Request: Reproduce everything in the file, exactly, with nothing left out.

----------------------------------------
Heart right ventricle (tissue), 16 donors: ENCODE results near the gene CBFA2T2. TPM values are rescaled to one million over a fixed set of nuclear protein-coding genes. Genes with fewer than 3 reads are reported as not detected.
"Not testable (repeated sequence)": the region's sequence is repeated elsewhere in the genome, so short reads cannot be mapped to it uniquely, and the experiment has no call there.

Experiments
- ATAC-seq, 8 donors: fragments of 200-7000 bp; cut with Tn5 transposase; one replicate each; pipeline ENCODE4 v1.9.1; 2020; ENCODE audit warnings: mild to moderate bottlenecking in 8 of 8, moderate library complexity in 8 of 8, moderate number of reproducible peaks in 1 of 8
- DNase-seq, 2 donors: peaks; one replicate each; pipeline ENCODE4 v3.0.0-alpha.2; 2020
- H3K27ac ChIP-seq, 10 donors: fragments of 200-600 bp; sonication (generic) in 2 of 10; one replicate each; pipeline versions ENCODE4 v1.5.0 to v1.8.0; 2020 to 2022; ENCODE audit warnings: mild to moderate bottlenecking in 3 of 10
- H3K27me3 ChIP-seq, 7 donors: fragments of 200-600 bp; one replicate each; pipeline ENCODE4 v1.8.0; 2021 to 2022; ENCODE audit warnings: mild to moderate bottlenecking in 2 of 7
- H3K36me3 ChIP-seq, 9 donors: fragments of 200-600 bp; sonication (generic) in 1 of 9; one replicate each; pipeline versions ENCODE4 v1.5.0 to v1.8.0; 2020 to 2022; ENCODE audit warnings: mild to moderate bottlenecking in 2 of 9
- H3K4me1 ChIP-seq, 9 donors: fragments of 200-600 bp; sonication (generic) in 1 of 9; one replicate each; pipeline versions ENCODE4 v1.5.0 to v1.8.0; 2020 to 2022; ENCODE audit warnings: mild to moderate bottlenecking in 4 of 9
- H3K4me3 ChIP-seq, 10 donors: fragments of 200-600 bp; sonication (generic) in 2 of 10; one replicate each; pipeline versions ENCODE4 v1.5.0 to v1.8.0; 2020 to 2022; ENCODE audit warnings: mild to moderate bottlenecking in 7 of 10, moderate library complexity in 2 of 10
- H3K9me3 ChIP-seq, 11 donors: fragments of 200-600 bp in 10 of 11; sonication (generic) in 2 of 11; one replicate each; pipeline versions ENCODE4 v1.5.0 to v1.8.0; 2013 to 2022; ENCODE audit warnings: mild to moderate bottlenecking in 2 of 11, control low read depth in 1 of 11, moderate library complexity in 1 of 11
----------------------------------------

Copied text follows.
Heart right ventricle (tissue), 16 donors: ENCODE results near the gene CBFA2T2. TPM values are rescaled to one million over a fixed set of nuclear protein-coding genes. Genes with fewer than 3 reads are reported as not detected.
"Not testable (repeated sequence)": the region's sequence is repeated elsewhere in the genome, so short reads cannot be mapped to it uniquely, and the experiment has no call there.

Experiments
- ATAC-seq, 8 donors: fragments of 200-7000 bp; cut with Tn5 transposase; one replicate each; pipeline ENCODE4 v1.9.1; 2020; ENCODE audit warnings: mild to moderate bottlenecking in 8 of 8, moderate library complexity in 8 of 8, moderate number of reproducible peaks in 1 of 8
- DNase-seq, 2 donors: peaks; one replicate each; pipeline ENCODE4 v3.0.0-alpha.2; 2020
- H3K27ac ChIP-seq, 10 donors: fragments of 200-600 bp; sonication (generic) in 2 of 10; one replicate each; pipeline versions ENCODE4 v1.5.0 to v1.8.0; 2020 to 2022; ENCODE audit warnings: mild to moderate bottlenecking in 3 of 10
- H3K27me3 ChIP-seq, 7 donors: fragments of 200-600 bp; one replicate each; pipeline ENCODE4 v1.8.0; 2021 to 2022; ENCODE audit warnings: mild to moderate bottlenecking in 2 of 7
- H3K36me3 ChIP-seq, 9 donors: fragments of 200-600 bp; sonication (generic) in 1 of 9; one replicate each; pipeline versions ENCODE4 v1.5.0 to v1.8.0; 2020 to 2022; ENCODE audit warnings: mild to moderate bottlenecking in 2 of 9
- H3K4me1 ChIP-seq, 9 donors: fragments of 200-600 bp; sonication (generic) in 1 of 9; one replicate each; pipeline versions ENCODE4 v1.5.0 to v1.8.0; 2020 to 2022; ENCODE audit warnings: mild to moderate bottlenecking in 4 of 9
- H3K4me3 ChIP-seq, 10 donors: fragments of 200-600 bp; sonication (generic) in 2 of 10; one replicate each; pipeline versions ENCODE4 v1.5.0 to v1.8.0; 2020 to 2022; ENCODE audit warnings: mild to moderate bottlenecking in 7 of 10, moderate library complexity in 2 of 10
- H3K9me3 ChIP-seq, 11 donors: fragments of 200-600 bp in 10 of 11; sonication (generic) in 2 of 11; one replicate each; pipeline versions ENCODE4 v1.5.0 to v1.8.0; 2013 to 2022; ENCODE audit warnings: mild to moderate bottlenecking in 2 of 11, control low read depth in 1 of 11, moderate library complexity in 1 of 11